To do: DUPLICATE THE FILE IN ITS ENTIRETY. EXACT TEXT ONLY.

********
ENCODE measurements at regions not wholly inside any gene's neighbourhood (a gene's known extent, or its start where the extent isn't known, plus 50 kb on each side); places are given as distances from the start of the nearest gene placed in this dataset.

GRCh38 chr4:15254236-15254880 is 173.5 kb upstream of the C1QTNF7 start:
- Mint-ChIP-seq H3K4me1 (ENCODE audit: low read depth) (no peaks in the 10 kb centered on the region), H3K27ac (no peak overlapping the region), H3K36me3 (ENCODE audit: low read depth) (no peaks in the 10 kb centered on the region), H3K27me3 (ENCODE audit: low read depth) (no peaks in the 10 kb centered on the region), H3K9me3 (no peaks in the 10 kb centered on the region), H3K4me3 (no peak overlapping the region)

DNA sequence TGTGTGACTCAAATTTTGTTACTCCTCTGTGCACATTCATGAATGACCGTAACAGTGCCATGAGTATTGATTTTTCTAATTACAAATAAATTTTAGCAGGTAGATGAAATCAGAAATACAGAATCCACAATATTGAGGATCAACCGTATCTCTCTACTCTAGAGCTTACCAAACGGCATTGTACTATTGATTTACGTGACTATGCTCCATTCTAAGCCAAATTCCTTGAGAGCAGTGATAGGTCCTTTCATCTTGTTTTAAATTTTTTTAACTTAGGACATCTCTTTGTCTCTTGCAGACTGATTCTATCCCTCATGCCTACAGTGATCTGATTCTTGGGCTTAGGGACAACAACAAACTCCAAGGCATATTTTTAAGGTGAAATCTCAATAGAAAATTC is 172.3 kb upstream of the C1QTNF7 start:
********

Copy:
ENCODE measurements at regions not wholly inside any gene's neighbourhood (a gene's known extent, or its start where the extent isn't known, plus 50 kb on each side); places are given as distances from the start of the nearest gene placed in this dataset.

GRCh38 chr4:15254236-15254880 is 173.5 kb upstream of the C1QTNF7 start:
- Mint-ChIP-seq H3K4me1 (ENCODE audit: low read depth) (no peaks in the 10 kb centered on the region), H3K27ac (no peak overlapping the region), H3K36me3 (ENCODE audit: low read depth) (no peaks in the 10 kb centered on the region), H3K27me3 (ENCODE audit: low read depth) (no peaks in the 10 kb centered on the region), H3K9me3 (no peaks in the 10 kb centered on the region), H3K4me3 (no peak overlapping the region)

DNA sequence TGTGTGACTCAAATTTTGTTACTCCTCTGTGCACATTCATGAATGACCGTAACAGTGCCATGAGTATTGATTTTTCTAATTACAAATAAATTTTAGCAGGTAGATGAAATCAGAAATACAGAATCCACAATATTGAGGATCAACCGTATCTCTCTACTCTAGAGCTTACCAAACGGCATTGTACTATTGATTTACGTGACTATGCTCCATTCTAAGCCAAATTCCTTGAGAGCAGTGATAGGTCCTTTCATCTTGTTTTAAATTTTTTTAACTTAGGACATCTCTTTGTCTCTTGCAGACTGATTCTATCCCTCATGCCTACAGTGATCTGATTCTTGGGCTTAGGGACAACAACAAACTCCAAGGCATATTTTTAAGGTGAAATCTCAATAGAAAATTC is 172.3 kb upstream of the C1QTNF7 start: